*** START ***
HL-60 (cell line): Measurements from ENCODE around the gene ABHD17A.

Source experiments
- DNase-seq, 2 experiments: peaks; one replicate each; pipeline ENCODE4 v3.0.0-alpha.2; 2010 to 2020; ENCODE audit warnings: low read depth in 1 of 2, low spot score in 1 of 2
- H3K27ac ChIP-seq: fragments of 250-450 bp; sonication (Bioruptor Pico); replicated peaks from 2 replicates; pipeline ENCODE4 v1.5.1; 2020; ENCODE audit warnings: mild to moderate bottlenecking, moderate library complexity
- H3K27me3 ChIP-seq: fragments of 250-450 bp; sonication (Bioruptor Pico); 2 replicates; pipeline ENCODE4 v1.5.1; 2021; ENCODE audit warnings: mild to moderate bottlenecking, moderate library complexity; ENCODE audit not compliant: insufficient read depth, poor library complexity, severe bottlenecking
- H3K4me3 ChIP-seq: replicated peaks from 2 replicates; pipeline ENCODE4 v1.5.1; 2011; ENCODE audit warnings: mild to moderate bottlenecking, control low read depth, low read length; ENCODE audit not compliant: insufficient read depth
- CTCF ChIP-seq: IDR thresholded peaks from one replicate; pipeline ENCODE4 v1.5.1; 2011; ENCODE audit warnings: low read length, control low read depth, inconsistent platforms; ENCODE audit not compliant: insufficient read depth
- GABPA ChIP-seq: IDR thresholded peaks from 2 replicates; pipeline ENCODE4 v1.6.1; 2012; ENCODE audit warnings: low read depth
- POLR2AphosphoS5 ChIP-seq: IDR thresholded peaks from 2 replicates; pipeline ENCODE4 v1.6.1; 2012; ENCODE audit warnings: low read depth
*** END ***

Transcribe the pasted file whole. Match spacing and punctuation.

HL-60 (cell line): Measurements from ENCODE around the gene ABHD17A.

Source experiments
- DNase-seq, 2 experiments: peaks; one replicate each; pipeline ENCODE4 v3.0.0-alpha.2; 2010 to 2020; ENCODE audit warnings: low read depth in 1 of 2, low spot score in 1 of 2
- H3K27ac ChIP-seq: fragments of 250-450 bp; sonication (Bioruptor Pico); replicated peaks from 2 replicates; pipeline ENCODE4 v1.5.1; 2020; ENCODE audit warnings: mild to moderate bottlenecking, moderate library complexity
- H3K27me3 ChIP-seq: fragments of 250-450 bp; sonication (Bioruptor Pico); 2 replicates; pipeline ENCODE4 v1.5.1; 2021; ENCODE audit warnings: mild to moderate bottlenecking, moderate library complexity; ENCODE audit not compliant: insufficient read depth, poor library complexity, severe bottlenecking
- H3K4me3 ChIP-seq: replicated peaks from 2 replicates; pipeline ENCODE4 v1.5.1; 2011; ENCODE audit warnings: mild to moderate bottlenecking, control low read depth, low read length; ENCODE audit not compliant: insufficient read depth
- CTCF ChIP-seq: IDR thresholded peaks from one replicate; pipeline ENCODE4 v1.5.1; 2011; ENCODE audit warnings: low read length, control low read depth, inconsistent platforms; ENCODE audit not compliant: insufficient read depth
- GABPA ChIP-seq: IDR thresholded peaks from 2 replicates; pipeline ENCODE4 v1.6.1; 2012; ENCODE audit warnings: low read depth
- POLR2AphosphoS5 ChIP-seq: IDR thresholded peaks from 2 replicates; pipeline ENCODE4 v1.6.1; 2012; ENCODE audit warnings: low read depth